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Math & Science- Feb 23, 2016

Who Wants To Live Forever

Throughout history, immortality has been an obsession for humanity. Long ago, kings would summon their alchemists and command them to discover the secrets of eternal youth. However, the results speak from themselves: all of these kings are dead. Now, science –rather than alchemy– is addressing the question of how to make people live longer than their natural life spans. But how?

‘Immortals’ by dynamosquito

In order to live longer, we first need to have a basic idea of what aging is. What is this mysterious force that slowly sucks the life out of us and makes us look, in the absence of a better word, well old?

To put it simply, it is the accumulation of damage in our bodies on a microscopic level. This includes damage to different tissues, macromolecules, DNA or mitochondria. Eventually, our bodies are unable to support the burden of living and finally shut down.

How to live longer?
There are already a few things you can do if you want to out-live your friends and neighbours by a few decades. Live a more active, healthier life – take care of your body.

Avoiding unhealthy food can prevent you from dying prematurely from a heart attack, but the true secret to living longer through diet lies with calorie restriction. Numerous studies have shown that restricting your diet slows down your metabolism which, in turn, slows down the rate at which you age.

There are also certain foods that carry additional health benefits when it comes to aging, red wine being one of the most popular. Red wine contains multiple substances that will result in longevity. These include anti-oxidants which help soak up free oxygen radicals that are a key factor in damage to mitochondrial DNA, as well as the cell as a whole. Red wine also contains antibiotics that, at least in earthworms, block proteins that cut your life span.

The answer lies in genes and blood?
As you may guess, in the great gamble of life, your genes also affect the rate at which you age. Researchers have successfully targeted a handful of the genes that effect how fast you age. They were even able to create fruit files that lived twice as long as their predecessors, by selectively breeding fruit files with high expression of these genes.

However, selectively breeding humans does not sound like a practical method for extending life, besides it won’t help people who are already alive.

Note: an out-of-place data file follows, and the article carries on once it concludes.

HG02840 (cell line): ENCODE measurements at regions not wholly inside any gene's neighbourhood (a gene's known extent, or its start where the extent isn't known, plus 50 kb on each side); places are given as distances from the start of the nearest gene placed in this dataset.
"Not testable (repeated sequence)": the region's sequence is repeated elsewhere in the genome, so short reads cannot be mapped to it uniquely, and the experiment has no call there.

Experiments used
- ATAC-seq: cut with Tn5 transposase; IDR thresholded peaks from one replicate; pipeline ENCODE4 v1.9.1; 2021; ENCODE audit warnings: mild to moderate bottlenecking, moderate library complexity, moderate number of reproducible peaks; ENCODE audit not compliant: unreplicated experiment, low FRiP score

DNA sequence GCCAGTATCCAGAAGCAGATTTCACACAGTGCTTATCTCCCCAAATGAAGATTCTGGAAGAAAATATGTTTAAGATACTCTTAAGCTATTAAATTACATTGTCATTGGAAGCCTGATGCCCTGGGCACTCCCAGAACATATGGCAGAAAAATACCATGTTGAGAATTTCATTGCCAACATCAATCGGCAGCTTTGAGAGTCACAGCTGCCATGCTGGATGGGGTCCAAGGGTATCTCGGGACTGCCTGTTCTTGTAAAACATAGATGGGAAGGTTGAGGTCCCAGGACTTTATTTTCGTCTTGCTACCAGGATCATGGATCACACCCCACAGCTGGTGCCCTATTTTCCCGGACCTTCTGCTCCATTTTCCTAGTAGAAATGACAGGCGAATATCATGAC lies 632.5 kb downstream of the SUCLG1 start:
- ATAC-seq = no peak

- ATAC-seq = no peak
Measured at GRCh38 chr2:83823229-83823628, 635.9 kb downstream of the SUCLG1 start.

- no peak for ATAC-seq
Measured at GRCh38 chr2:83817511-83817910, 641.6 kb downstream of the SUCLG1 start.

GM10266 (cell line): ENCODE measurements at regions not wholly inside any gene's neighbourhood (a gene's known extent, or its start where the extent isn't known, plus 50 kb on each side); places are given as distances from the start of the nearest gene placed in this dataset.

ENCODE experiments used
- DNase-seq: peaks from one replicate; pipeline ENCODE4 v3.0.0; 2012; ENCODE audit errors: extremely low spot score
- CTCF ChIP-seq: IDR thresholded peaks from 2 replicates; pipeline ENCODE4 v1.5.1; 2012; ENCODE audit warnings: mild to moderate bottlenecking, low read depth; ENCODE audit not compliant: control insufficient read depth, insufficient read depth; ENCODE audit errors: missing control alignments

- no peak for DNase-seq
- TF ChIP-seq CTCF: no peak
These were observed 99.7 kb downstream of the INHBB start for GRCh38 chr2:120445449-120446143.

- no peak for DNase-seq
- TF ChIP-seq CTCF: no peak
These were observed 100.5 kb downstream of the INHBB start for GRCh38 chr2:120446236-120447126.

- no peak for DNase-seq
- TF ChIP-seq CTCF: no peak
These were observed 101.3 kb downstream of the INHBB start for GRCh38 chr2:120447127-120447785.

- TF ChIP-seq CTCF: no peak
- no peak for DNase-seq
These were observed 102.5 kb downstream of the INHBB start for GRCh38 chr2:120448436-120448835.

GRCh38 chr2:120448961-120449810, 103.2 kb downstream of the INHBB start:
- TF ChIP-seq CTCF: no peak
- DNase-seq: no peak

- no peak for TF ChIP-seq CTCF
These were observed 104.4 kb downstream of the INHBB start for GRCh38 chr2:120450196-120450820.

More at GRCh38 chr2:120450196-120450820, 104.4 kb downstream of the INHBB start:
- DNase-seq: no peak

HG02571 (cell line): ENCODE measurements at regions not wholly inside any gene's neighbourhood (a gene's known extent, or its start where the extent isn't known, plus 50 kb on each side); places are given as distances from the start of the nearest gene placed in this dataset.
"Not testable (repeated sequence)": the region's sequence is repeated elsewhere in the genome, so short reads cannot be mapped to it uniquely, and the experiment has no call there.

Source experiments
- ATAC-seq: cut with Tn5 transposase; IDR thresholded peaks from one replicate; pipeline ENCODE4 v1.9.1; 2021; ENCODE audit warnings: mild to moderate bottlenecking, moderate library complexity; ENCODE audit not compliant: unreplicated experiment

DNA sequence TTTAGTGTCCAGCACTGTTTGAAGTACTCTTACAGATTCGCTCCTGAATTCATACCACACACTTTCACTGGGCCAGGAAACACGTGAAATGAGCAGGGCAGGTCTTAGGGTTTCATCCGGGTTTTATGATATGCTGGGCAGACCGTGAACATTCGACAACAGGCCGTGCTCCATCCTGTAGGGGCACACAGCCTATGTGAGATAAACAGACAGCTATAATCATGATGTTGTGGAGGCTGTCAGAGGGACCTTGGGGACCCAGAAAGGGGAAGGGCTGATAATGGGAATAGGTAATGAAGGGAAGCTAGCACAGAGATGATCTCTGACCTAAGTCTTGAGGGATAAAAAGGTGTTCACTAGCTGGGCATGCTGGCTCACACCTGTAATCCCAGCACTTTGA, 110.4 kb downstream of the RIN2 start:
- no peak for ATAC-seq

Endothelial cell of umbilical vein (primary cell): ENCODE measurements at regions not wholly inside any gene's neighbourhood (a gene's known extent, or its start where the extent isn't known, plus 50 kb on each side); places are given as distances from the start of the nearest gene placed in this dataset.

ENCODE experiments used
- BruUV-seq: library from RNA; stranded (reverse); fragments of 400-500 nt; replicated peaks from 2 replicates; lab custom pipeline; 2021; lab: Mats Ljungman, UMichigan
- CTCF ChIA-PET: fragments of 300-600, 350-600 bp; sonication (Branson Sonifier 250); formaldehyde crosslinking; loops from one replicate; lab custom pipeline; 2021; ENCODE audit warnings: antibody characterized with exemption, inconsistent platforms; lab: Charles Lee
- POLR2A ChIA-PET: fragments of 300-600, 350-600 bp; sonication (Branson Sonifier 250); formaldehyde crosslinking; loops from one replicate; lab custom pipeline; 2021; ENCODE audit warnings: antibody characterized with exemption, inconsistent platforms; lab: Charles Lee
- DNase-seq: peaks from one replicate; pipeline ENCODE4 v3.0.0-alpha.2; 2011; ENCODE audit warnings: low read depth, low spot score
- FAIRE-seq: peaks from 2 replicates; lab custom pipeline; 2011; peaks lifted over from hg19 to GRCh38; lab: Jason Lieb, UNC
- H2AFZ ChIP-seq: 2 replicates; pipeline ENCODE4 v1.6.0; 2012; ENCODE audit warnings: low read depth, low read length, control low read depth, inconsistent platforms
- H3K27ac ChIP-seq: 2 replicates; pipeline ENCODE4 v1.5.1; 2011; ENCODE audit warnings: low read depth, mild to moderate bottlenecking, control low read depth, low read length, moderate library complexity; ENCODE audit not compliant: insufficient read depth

Vampires are famous for their eternal youth, and it turns out maybe humans can learn a thing or two from them. While blood does contain many nutrients, digesting it isn’t a method for living longer. However, blood does indeed have some rejuvenating effects.

Research has shown that an old mouse living in parabiosis (with their blood streams and organisms connected) with a young one, will start to show signs of rejuvenation in its own cells. On the flip side the young mouse starts to age more. So, maybe in the future, people will start to adopt a Mad Max style blood bag in the hopes of gaining a few years.

Another factor that affects aging are your telomeres – genetic caps at the ends of each strand of DNA. With each division of your cells the telomeres get shorter, and thus the number of times the cells can divide is lessened. Therefore, preventing your telomeres from shortening or increasing the length of telomeres could stop or rewind your clock, thus extending your life indefinitely.

Though there is an enzyme, telomerase, that helps preserve the length of telomeres, over expression of telomerase isn’t a good idea. Well-known examples of cells where telomeres don’t get shorter and cells can divide indefinitely are cancer cells. Unfortunately, there are known for ending your life, rather than lengthening it.

Right now, your best bet for reaching the ripe old age of two or three hundred are technologies aimed at repairing the damage caused by aging, rather than preventing it altogether.

The analogy of a human body as a machine is often used when describing this method of life extension. A good car can last several times its life span if it is regularly maintained and repaired.

However´, this technology is still in development, so until then: eat less, drink red wine and hope you have had some luck with your genes.

Daniel Davies is a high school student studying at Tampereen lyseon lukio in the international baccalaureate programme. Fan of all things sciency, but especially interested in the field of biology.